Florinef Side Effects
Generic name: fludrocortisone
Note: This document contains side effect information about fludrocortisone. Some of the dosage forms listed on this page may not apply to the brand name Florinef.
Some side effects of Florinef may not be reported. Always consult your doctor or healthcare specialist for medical advice. You may also report side effects to the FDA.
For the Consumer
Applies to fludrocortisone: oral tablet
Get emergency medical help if you have any of these signs of an allergic reaction while taking fludrocortisone (the active ingredient contained in Florinef) hives; difficulty breathing; swelling of your face, lips, tongue, or throat.
Call your doctor at once if you have any of these serious side effects:
problems with your vision;
swelling, rapid weight gain, feeling short of breath;
severe depression, unusual thoughts or behavior, seizure (convulsions);
bloody or tarry stools, coughing up blood;
pancreatitis (severe pain in your upper stomach spreading to your back, nausea and vomiting, fast heart rate);
low potassium (confusion, uneven heart rate, extreme thirst, increased urination, leg discomfort, muscle weakness or limp feeling); or
dangerously high blood pressure (severe headache, blurred vision, buzzing in your ears, anxiety, confusion, chest pain, shortness of breath, uneven heartbeats, seizure).
Less serious side effects of fludrocortisone may include:
sleep problems (insomnia), mood changes;
acne, dry skin, thinning skin, bruising or discoloration;
slow wound healing;
headache, dizziness, spinning sensation;
nausea, stomach pain, bloating; or
changes in the shape or location of body fat (especially in your arms, legs, face, neck, breasts, and waist).
This is not a complete list of side effects and others may occur. Tell your doctor about any unusual or bothersome side effect.
For Healthcare Professionals
Applies to fludrocortisone: compounding powder, oral tablet
Cardiovascular side effects have included hypertension, edema, cardiac enlargement, and congestive heart failure.
Gastrointestinal side effects have included gastrointestinal upset, nausea, vomiting, and peptic ulcer disease. Pancreatitis, ulcerative esophagitis, gastrointestinal perforation and hemorrhage also have been reported.
Corticosteroids may induce glucose intolerance by reducing the utilization of glucose in tissues and increasing hepatic glucose output. Diabetes mellitus requiring diet modifications and hypoglycemic agents has developed in some patients.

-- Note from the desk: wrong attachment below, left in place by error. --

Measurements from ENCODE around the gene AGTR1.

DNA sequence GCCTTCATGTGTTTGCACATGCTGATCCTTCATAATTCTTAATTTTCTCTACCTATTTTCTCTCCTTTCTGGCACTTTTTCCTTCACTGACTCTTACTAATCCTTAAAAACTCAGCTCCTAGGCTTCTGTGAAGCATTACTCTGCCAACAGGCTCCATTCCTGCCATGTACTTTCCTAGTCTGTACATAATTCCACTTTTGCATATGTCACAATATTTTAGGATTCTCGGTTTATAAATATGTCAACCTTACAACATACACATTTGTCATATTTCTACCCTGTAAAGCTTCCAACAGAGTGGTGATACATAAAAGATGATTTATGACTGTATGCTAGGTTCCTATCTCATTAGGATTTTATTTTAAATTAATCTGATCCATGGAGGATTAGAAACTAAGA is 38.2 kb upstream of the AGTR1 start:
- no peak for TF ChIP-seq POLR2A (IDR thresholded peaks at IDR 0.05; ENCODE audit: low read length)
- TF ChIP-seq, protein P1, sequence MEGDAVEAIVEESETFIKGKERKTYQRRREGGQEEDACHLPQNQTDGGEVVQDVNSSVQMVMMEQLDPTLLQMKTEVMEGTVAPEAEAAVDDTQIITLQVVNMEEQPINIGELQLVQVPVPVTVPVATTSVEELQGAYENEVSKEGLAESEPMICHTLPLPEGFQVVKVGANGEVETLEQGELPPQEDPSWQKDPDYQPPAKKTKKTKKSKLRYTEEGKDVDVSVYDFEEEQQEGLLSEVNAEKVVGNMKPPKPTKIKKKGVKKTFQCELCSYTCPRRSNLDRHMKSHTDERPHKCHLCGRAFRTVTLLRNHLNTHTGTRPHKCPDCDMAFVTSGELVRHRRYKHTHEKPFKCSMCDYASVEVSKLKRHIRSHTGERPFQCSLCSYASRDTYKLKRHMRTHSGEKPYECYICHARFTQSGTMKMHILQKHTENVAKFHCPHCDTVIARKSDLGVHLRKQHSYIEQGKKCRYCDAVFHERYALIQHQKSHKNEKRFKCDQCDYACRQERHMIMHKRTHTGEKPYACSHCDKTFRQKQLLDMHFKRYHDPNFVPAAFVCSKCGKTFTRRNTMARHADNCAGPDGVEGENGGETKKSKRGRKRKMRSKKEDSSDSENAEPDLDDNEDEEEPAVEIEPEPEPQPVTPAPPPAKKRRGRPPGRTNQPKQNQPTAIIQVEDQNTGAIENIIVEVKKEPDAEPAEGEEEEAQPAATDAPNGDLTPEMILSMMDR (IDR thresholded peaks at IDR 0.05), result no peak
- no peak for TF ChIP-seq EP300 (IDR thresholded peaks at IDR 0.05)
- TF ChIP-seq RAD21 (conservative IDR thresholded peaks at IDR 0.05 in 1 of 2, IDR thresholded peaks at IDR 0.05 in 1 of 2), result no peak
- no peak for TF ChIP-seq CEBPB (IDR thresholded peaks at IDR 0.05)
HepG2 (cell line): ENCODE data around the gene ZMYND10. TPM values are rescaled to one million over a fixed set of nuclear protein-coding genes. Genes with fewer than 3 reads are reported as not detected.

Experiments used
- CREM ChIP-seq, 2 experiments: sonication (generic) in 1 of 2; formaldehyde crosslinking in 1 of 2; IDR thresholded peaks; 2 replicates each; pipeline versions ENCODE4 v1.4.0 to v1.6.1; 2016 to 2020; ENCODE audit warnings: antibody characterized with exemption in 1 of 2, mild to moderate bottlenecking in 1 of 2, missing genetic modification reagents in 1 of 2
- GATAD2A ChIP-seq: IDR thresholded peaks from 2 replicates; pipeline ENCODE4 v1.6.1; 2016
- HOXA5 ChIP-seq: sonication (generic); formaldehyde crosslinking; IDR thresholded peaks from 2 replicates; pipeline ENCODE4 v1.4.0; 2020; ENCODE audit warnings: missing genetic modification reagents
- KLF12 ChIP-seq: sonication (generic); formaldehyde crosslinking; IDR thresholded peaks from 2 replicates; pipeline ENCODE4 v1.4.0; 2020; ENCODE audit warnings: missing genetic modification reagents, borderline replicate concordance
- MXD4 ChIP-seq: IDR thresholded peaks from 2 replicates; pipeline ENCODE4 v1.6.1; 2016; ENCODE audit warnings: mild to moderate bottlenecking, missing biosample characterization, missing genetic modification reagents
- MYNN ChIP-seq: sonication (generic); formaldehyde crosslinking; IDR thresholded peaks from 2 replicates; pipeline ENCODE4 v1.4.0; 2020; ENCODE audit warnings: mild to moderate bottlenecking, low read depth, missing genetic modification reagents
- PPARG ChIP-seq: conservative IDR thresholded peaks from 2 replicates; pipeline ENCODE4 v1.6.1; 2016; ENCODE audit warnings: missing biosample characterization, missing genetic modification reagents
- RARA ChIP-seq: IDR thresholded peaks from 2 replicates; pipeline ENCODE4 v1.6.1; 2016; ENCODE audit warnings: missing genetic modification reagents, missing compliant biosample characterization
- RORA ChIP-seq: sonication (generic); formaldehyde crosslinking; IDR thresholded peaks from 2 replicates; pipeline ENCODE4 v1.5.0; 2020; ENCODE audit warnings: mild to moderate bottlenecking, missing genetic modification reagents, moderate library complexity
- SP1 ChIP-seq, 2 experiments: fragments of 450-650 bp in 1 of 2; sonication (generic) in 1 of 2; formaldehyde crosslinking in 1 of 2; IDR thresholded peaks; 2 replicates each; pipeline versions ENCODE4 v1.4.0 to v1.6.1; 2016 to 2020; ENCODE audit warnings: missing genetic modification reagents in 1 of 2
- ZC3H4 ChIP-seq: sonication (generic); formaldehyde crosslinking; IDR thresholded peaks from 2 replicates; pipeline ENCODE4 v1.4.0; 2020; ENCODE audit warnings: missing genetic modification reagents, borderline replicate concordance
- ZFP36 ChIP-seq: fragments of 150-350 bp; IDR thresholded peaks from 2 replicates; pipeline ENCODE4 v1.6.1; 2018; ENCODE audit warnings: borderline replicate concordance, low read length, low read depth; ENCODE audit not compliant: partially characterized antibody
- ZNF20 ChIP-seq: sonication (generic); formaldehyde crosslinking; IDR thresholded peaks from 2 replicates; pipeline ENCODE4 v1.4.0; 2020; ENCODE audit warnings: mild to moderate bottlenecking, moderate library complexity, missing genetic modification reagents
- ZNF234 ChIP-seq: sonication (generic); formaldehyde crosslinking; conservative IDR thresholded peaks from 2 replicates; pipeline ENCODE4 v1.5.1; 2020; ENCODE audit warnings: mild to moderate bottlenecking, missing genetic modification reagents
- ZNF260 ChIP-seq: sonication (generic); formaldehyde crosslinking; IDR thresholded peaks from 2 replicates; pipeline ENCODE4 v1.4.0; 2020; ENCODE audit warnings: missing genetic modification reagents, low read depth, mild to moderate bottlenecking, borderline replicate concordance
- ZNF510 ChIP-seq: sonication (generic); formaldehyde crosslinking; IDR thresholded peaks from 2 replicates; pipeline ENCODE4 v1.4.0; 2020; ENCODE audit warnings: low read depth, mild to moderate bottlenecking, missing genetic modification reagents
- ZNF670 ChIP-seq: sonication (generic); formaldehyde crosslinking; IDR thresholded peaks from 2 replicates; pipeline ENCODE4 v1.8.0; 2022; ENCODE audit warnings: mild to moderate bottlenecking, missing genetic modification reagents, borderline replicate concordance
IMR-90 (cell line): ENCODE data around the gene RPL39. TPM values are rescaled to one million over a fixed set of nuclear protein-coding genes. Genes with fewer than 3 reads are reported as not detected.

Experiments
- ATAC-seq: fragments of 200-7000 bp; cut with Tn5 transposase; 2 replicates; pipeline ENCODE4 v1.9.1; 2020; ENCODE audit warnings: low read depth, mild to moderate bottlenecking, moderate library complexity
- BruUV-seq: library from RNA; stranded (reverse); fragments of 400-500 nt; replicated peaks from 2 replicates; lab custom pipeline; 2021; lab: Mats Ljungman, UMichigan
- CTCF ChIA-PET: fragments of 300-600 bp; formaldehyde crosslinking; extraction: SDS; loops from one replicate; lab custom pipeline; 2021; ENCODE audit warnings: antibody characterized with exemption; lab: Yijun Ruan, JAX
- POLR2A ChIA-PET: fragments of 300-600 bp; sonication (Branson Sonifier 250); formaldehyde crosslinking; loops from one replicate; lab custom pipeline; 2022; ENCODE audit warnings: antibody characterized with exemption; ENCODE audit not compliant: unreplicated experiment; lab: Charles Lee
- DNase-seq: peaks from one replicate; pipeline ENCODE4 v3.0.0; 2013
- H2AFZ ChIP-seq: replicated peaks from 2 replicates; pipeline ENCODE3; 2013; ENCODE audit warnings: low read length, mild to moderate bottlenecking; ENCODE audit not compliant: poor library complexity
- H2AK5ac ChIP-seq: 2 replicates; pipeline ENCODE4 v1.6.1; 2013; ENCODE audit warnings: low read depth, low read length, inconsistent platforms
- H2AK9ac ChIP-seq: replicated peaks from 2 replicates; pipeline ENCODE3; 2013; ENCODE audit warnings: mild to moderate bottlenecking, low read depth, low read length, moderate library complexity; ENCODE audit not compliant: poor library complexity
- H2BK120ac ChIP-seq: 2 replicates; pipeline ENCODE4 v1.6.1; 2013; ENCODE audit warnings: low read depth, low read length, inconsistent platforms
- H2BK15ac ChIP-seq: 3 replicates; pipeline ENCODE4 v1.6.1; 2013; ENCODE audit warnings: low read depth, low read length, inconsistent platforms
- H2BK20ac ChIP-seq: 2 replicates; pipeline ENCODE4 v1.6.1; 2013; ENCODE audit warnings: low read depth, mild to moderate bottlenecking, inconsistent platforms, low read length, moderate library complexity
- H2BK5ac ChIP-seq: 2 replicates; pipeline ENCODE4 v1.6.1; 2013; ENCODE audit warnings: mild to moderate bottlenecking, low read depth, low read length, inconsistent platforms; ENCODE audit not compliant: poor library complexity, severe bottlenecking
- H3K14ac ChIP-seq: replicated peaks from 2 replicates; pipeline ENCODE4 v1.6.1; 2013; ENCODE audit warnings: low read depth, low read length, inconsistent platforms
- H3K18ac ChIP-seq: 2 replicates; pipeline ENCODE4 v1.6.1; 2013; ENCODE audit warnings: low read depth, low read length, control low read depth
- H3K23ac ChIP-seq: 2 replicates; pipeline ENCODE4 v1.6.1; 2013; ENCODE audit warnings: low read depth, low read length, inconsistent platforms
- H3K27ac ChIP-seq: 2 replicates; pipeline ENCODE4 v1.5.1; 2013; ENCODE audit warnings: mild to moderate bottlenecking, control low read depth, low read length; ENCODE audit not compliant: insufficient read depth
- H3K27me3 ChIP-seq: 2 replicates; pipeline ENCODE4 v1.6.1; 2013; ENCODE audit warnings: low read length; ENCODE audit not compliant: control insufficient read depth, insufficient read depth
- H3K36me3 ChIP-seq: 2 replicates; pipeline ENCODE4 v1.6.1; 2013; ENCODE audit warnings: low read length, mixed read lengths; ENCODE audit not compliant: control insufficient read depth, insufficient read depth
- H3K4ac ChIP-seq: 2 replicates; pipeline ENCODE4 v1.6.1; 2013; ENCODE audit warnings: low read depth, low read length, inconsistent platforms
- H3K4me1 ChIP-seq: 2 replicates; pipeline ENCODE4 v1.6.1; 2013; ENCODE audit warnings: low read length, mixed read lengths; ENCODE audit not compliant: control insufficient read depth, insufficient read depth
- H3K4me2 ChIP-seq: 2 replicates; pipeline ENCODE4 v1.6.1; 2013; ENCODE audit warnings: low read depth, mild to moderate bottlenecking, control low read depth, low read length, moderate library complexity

Adrenal suppression can persist for twelve months or longer following long-term corticosteroid therapy.
Endocrine side effects have included decreased glucose tolerance and hyperglycemia resulting in diabetes-like symptoms and/or increased requirements of hypoglycemic agents in diabetics. Hypothalamic-pituitary-adrenal activity has been suppressed for 12 months or longer following long-term fludrocortisone administration. Cushingoid appearance has been a common occurrence with chronic therapy and hirsutism or virilism, impotence, and menstrual irregularities have occurred.
Metabolic side effects have included significant sodium retention, hypokalemia and hypocalcemia. Other side effects have included hyperglycemia, glycosuria, and negative nitrogen balance due to increased protein catabolism.
Immunologic side effects have included impairment in cell-mediated immunity and increased susceptibility to bacterial, viral, fungal, and parasitic infections. Immune responses to skin tests have been suppressed.
Corticosteroid myopathy presenting as weakness and wasting of the proximal limb and girdle muscles has occurred. Symptoms resolved following cessation of therapy.
Corticosteroids inhibit intestinal absorption and increase urinary excretion of calcium leading to bone resorption and bone loss.
Musculoskeletal side effects have included myopathy, osteoporosis, vertebral compression fractures, tendon rupture (particularly the Achilles tendon), pathologic fracture of long bones, and aseptic necrosis of bone. Aseptic necrosis has been reported to most often affect the femoral head.
Ocular side effects have included increased intraocular pressure, glaucoma, and posterior subcapsular cataracts.
Psychiatric side effects have included psychoses, personality or behavioral changes, and pseudotumor cerebri.
Dermatologic side effects have included bruising, ecchymosis, petechiae, striae, delayed/impaired wound healing, acne, hirsutism, and hyperpigmentation of the skin and nails.
Hematologic side effects have included platelet alterations resulting in thrombolic events, thrombocytopenia, and lymphopenia.
Hepatic side effects have included reversible increases in serum transaminase and alkaline phosphatase concentrations.
Other side effects have included a glucocorticoid withdrawal syndrome (not related to adrenal insufficiency) following abrupt discontinuation of corticosteroid.
Pseudorheumatism, or glucocorticoid-withdrawal syndrome not related to adrenal insufficiency has occurred on withdrawal of corticosteroids. Patients have experienced anorexia, nausea, vomiting, lethargy, headache, fever, arthralgias, myalgias, and postural hypotension. Symptoms resolved when corticosteroid therapy was reinstated.
Neurologic system side effects have included convulsions, increased intracranial pressure with papilledema (pseudotumor cerebri), vertigo, and headache.
Hypersensitivity side effects have included allergic skin rash, maculopapular rash, and urticaria. Anaphylactoid reactions have occurred with corticosteroid use.
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